Childhood Apraxia of Speech is a sound dysfunction that typically affects children, resulting in inconsistent and imprecise movements when producing speech. It is caused by impaired planning and programming of spatiotemporal movement sequences and can result in errors in speech sound production and prosody. CAS may be associated with known neurological impairment, complex neurobehavioral disorders, or as an idiopathic neurogenic speech sound disorder. ASHA prefers the term CAS over other terms, such as “developmental apraxia of speech” and “developmental verbal dyspraxia,” as they may refer to idiopathic presentations. It is probable that the features of CAS will continue beyond the developmental phase. The DSM-5 uses the term verbal dyspraxia to describe this disorder and includes it under the Speech Sound Disorders category, with associated features of supporting diagnosis.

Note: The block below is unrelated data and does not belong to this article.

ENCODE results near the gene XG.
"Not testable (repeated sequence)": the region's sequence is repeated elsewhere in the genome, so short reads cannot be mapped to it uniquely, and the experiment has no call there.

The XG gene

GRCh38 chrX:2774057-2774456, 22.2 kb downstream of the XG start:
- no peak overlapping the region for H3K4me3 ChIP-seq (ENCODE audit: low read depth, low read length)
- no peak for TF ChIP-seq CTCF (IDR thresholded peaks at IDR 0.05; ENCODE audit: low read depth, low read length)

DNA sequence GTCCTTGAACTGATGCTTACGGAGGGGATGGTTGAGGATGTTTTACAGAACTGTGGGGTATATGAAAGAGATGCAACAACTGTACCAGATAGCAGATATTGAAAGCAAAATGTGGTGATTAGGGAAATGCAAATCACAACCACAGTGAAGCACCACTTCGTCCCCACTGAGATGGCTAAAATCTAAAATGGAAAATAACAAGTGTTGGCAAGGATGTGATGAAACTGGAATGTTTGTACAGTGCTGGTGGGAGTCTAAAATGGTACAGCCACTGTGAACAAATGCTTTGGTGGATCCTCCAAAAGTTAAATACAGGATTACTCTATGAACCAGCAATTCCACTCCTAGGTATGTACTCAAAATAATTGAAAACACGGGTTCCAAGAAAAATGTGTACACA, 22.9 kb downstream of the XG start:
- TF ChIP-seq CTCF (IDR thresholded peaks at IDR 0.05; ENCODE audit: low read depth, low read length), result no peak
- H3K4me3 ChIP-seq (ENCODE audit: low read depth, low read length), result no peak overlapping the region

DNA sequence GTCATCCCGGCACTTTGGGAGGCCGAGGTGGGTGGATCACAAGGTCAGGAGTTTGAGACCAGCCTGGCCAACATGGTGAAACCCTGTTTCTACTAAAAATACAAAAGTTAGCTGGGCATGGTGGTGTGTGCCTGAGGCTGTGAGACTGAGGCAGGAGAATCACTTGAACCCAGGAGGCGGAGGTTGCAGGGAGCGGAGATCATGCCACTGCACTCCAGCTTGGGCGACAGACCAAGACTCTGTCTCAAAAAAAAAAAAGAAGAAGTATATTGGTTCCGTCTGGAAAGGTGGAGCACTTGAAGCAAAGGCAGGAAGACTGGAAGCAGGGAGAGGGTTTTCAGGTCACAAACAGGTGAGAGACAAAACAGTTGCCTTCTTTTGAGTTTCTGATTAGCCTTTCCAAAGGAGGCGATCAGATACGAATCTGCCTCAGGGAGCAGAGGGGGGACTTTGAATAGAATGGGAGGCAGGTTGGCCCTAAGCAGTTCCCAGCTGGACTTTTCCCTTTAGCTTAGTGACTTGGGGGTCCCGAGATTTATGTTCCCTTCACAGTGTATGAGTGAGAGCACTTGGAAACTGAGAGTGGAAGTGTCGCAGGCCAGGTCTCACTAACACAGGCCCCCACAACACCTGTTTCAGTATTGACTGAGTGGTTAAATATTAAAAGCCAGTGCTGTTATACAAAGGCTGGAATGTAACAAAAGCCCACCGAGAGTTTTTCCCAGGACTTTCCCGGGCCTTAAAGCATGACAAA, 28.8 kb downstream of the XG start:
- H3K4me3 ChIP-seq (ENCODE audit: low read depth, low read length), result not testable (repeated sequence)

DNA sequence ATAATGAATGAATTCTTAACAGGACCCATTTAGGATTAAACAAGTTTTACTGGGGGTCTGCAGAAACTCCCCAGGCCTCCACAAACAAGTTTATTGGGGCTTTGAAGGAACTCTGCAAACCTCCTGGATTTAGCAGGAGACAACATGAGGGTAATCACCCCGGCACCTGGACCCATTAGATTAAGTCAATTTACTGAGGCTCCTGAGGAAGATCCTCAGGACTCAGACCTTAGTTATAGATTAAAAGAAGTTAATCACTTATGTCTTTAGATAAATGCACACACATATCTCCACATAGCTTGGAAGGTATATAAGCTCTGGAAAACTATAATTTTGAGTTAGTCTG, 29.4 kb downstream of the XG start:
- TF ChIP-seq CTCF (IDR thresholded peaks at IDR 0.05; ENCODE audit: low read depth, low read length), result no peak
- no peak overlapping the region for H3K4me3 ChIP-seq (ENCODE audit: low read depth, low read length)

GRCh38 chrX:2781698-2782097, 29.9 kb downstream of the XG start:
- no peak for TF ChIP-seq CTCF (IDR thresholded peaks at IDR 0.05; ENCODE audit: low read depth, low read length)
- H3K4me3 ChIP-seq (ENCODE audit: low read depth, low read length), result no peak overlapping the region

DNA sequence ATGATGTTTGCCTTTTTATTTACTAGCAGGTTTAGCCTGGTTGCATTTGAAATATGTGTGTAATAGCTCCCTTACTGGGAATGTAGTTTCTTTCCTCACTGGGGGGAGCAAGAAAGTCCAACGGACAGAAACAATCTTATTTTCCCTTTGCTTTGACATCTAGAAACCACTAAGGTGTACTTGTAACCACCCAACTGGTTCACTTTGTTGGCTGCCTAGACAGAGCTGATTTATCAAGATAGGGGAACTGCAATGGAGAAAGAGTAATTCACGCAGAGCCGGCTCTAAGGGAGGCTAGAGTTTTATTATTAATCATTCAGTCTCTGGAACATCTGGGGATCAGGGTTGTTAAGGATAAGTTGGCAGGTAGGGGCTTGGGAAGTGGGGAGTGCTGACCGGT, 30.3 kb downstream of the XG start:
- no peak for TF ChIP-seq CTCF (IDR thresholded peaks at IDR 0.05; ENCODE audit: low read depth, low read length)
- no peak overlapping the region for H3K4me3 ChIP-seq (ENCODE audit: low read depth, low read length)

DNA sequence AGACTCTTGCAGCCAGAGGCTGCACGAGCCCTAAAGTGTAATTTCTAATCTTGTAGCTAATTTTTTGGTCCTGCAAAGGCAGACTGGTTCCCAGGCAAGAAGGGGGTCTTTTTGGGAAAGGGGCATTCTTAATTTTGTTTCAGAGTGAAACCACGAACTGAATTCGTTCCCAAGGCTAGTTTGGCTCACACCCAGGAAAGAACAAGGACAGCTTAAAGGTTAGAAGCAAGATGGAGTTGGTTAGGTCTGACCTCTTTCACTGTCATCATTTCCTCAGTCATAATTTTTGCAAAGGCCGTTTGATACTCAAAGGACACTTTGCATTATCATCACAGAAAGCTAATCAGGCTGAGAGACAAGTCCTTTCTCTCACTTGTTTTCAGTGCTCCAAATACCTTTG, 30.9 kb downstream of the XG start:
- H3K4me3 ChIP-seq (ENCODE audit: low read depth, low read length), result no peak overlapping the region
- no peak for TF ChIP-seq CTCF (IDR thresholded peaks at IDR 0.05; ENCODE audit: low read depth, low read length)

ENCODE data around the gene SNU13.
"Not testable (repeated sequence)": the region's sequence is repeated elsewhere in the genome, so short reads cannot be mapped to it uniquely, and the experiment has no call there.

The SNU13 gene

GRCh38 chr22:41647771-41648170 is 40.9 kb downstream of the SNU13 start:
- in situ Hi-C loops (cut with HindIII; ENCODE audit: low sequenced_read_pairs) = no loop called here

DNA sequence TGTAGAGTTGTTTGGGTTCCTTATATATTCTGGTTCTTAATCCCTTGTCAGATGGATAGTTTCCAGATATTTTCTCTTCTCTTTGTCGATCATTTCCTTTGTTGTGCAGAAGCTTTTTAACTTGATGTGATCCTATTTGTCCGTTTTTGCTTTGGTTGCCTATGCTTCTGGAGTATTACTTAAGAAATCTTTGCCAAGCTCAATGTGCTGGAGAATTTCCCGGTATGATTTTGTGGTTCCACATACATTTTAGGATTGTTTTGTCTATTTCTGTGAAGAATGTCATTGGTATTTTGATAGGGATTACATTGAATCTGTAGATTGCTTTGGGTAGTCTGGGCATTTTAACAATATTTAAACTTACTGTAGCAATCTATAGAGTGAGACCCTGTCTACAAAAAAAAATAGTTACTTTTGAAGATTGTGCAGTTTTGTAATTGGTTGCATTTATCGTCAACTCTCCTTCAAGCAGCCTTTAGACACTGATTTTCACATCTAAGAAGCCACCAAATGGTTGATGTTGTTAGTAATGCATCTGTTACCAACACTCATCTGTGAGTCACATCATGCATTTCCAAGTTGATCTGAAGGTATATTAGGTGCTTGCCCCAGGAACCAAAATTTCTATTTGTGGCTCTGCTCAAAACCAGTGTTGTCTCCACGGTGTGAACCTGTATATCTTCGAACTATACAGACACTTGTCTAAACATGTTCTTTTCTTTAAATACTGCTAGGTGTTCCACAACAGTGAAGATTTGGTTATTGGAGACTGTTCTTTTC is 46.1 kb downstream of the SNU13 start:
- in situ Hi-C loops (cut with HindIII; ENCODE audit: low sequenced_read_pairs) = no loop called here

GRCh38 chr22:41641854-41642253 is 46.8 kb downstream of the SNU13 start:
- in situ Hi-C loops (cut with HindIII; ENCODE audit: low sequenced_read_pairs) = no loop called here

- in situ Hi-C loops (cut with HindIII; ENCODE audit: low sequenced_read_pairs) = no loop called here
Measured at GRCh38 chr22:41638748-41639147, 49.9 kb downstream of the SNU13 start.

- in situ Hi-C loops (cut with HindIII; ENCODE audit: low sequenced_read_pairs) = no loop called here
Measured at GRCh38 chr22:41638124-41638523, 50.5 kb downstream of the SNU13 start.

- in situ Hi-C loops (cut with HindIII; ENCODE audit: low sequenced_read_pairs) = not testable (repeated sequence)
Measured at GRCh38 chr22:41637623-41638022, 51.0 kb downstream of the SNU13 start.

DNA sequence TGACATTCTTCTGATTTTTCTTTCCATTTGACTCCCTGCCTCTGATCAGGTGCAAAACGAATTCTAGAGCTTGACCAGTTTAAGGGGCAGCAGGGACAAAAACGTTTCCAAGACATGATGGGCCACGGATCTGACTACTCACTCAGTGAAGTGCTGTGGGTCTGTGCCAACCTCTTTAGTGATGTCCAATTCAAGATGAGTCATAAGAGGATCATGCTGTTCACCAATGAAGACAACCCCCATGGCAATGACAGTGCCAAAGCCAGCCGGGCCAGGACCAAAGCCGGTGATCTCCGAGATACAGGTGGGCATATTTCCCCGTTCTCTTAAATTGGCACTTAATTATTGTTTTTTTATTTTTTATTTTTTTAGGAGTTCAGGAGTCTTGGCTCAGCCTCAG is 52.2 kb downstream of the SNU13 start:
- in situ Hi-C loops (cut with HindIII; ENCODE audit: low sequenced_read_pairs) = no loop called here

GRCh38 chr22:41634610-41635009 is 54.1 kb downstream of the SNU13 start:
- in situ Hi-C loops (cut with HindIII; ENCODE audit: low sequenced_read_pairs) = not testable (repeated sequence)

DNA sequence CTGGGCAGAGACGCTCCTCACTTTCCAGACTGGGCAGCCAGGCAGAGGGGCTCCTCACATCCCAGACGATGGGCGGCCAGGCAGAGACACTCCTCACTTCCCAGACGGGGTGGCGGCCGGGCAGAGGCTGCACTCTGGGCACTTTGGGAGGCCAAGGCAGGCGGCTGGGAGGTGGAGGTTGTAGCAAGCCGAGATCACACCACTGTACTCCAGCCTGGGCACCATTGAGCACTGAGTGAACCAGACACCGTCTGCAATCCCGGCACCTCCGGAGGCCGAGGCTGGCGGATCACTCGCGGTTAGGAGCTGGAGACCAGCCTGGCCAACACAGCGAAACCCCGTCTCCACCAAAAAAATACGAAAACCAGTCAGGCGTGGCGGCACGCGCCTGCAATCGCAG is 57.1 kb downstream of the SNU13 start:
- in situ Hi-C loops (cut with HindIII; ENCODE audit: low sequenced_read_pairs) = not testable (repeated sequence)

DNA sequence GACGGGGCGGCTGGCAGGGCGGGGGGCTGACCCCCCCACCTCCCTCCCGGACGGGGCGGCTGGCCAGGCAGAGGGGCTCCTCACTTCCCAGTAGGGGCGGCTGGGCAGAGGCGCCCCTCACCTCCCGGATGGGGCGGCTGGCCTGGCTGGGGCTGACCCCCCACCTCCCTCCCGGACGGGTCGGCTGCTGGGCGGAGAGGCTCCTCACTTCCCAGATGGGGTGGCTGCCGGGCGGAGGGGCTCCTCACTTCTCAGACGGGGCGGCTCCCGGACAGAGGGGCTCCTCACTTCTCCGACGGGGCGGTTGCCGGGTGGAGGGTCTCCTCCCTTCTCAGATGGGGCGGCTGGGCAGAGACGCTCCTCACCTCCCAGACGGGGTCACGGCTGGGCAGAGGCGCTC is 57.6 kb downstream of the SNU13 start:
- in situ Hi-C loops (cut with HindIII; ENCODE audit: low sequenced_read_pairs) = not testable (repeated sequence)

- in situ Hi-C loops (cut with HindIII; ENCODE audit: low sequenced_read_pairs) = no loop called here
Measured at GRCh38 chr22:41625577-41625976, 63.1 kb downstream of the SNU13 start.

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Childhood apraxia of speech (CAS) incidence refers to new cases identified in a specific time period, while prevalence refers to people living with the condition. Prevalence estimates of CAS are not reliable due to inconsistent diagnostic guidelines and a lack of validated diagnostic tools. CAS occurs in 1 to 2 children per 1,000, with a higher prevalence in males and a likelihood of concomitant language, reading, and/or spelling disorders. CAS characteristics have greater prevalence in various syndromes such as galactosemia, fragile X syndrome, and velocardiofacial syndrome. Children with autism spectrum disorder do not have a higher prevalence of CAS, despite a higher prevalence of speech delay and errors.